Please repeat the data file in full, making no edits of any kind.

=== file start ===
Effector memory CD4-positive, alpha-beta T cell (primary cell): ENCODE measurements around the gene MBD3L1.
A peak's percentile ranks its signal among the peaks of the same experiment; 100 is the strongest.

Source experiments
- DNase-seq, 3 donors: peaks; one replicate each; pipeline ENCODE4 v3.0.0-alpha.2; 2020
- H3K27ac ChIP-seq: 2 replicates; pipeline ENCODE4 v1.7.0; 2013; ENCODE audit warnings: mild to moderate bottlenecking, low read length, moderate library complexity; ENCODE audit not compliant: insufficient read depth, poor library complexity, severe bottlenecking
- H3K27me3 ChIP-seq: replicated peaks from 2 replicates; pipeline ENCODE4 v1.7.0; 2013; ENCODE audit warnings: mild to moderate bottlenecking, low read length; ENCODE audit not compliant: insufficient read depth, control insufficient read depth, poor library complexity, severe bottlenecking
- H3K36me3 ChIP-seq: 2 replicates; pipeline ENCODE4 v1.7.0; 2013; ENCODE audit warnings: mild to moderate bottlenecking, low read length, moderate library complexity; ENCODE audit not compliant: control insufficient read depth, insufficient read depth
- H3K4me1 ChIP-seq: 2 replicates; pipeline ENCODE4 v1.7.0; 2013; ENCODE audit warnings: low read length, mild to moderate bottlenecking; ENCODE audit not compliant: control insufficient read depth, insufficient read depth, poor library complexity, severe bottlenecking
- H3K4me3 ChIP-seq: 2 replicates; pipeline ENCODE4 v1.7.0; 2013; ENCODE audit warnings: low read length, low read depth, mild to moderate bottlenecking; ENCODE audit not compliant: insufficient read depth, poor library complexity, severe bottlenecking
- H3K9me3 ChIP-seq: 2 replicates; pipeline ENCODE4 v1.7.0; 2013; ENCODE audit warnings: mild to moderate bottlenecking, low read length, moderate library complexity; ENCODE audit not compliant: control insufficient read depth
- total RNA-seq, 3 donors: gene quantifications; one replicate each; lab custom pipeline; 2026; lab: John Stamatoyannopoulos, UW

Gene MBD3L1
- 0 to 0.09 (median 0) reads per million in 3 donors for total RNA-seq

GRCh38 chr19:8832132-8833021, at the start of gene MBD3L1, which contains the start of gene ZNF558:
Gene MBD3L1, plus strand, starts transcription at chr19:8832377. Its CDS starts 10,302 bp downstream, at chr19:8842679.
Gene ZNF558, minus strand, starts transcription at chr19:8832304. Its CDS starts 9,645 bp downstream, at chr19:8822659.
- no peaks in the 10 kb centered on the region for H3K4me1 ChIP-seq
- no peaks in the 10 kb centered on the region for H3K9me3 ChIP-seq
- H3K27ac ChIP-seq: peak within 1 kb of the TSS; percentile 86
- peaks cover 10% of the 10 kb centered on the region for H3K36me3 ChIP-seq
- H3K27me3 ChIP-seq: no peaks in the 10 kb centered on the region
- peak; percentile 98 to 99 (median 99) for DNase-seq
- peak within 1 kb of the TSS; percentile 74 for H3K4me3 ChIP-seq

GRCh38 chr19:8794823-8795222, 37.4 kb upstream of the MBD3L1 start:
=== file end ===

Effector memory CD4-positive, alpha-beta T cell (primary cell): ENCODE measurements around the gene MBD3L1.
A peak's percentile ranks its signal among the peaks of the same experiment; 100 is the strongest.

Source experiments
- DNase-seq, 3 donors: peaks; one replicate each; pipeline ENCODE4 v3.0.0-alpha.2; 2020
- H3K27ac ChIP-seq: 2 replicates; pipeline ENCODE4 v1.7.0; 2013; ENCODE audit warnings: mild to moderate bottlenecking, low read length, moderate library complexity; ENCODE audit not compliant: insufficient read depth, poor library complexity, severe bottlenecking
- H3K27me3 ChIP-seq: replicated peaks from 2 replicates; pipeline ENCODE4 v1.7.0; 2013; ENCODE audit warnings: mild to moderate bottlenecking, low read length; ENCODE audit not compliant: insufficient read depth, control insufficient read depth, poor library complexity, severe bottlenecking
- H3K36me3 ChIP-seq: 2 replicates; pipeline ENCODE4 v1.7.0; 2013; ENCODE audit warnings: mild to moderate bottlenecking, low read length, moderate library complexity; ENCODE audit not compliant: control insufficient read depth, insufficient read depth
- H3K4me1 ChIP-seq: 2 replicates; pipeline ENCODE4 v1.7.0; 2013; ENCODE audit warnings: low read length, mild to moderate bottlenecking; ENCODE audit not compliant: control insufficient read depth, insufficient read depth, poor library complexity, severe bottlenecking
- H3K4me3 ChIP-seq: 2 replicates; pipeline ENCODE4 v1.7.0; 2013; ENCODE audit warnings: low read length, low read depth, mild to moderate bottlenecking; ENCODE audit not compliant: insufficient read depth, poor library complexity, severe bottlenecking
- H3K9me3 ChIP-seq: 2 replicates; pipeline ENCODE4 v1.7.0; 2013; ENCODE audit warnings: mild to moderate bottlenecking, low read length, moderate library complexity; ENCODE audit not compliant: control insufficient read depth
- total RNA-seq, 3 donors: gene quantifications; one replicate each; lab custom pipeline; 2026; lab: John Stamatoyannopoulos, UW

Gene MBD3L1
- 0 to 0.09 (median 0) reads per million in 3 donors for total RNA-seq

GRCh38 chr19:8832132-8833021, at the start of gene MBD3L1, which contains the start of gene ZNF558:
Gene MBD3L1, plus strand, starts transcription at chr19:8832377. Its CDS starts 10,302 bp downstream, at chr19:8842679.
Gene ZNF558, minus strand, starts transcription at chr19:8832304. Its CDS starts 9,645 bp downstream, at chr19:8822659.
- no peaks in the 10 kb centered on the region for H3K4me1 ChIP-seq
- no peaks in the 10 kb centered on the region for H3K9me3 ChIP-seq
- H3K27ac ChIP-seq: peak within 1 kb of the TSS; percentile 86
- peaks cover 10% of the 10 kb centered on the region for H3K36me3 ChIP-seq
- H3K27me3 ChIP-seq: no peaks in the 10 kb centered on the region
- peak; percentile 98 to 99 (median 99) for DNase-seq
- peak within 1 kb of the TSS; percentile 74 for H3K4me3 ChIP-seq

GRCh38 chr19:8794823-8795222, 37.4 kb upstream of the MBD3L1 start: